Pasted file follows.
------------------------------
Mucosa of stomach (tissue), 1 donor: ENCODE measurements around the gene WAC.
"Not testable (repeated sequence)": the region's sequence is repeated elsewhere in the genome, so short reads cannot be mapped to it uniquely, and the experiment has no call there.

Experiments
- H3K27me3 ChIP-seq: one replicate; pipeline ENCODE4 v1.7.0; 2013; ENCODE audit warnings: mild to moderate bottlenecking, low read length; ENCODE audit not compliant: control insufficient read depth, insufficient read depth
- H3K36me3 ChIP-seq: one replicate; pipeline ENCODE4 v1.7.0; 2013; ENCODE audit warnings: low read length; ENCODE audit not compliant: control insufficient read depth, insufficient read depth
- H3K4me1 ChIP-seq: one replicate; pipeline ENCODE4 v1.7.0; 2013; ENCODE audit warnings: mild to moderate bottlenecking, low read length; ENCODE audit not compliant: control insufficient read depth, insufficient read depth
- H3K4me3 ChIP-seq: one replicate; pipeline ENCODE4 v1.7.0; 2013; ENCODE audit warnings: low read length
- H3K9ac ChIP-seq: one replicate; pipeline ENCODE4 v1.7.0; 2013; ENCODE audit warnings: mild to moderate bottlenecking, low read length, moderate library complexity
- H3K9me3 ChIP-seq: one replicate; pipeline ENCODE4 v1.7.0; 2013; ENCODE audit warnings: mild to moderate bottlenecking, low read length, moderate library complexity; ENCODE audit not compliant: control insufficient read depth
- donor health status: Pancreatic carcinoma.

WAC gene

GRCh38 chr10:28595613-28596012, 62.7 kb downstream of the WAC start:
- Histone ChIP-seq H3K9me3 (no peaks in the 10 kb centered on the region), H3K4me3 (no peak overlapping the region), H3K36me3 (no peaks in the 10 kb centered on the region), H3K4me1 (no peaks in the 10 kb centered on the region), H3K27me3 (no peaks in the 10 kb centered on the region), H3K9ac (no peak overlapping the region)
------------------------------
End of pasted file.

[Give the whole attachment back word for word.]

Mucosa of stomach (tissue), 1 donor: ENCODE measurements around the gene WAC.
"Not testable (repeated sequence)": the region's sequence is repeated elsewhere in the genome, so short reads cannot be mapped to it uniquely, and the experiment has no call there.

Experiments
- H3K27me3 ChIP-seq: one replicate; pipeline ENCODE4 v1.7.0; 2013; ENCODE audit warnings: mild to moderate bottlenecking, low read length; ENCODE audit not compliant: control insufficient read depth, insufficient read depth
- H3K36me3 ChIP-seq: one replicate; pipeline ENCODE4 v1.7.0; 2013; ENCODE audit warnings: low read length; ENCODE audit not compliant: control insufficient read depth, insufficient read depth
- H3K4me1 ChIP-seq: one replicate; pipeline ENCODE4 v1.7.0; 2013; ENCODE audit warnings: mild to moderate bottlenecking, low read length; ENCODE audit not compliant: control insufficient read depth, insufficient read depth
- H3K4me3 ChIP-seq: one replicate; pipeline ENCODE4 v1.7.0; 2013; ENCODE audit warnings: low read length
- H3K9ac ChIP-seq: one replicate; pipeline ENCODE4 v1.7.0; 2013; ENCODE audit warnings: mild to moderate bottlenecking, low read length, moderate library complexity
- H3K9me3 ChIP-seq: one replicate; pipeline ENCODE4 v1.7.0; 2013; ENCODE audit warnings: mild to moderate bottlenecking, low read length, moderate library complexity; ENCODE audit not compliant: control insufficient read depth
- donor health status: Pancreatic carcinoma.

WAC gene

GRCh38 chr10:28595613-28596012, 62.7 kb downstream of the WAC start:
- Histone ChIP-seq H3K9me3 (no peaks in the 10 kb centered on the region), H3K4me3 (no peak overlapping the region), H3K36me3 (no peaks in the 10 kb centered on the region), H3K4me1 (no peaks in the 10 kb centered on the region), H3K27me3 (no peaks in the 10 kb centered on the region), H3K9ac (no peak overlapping the region)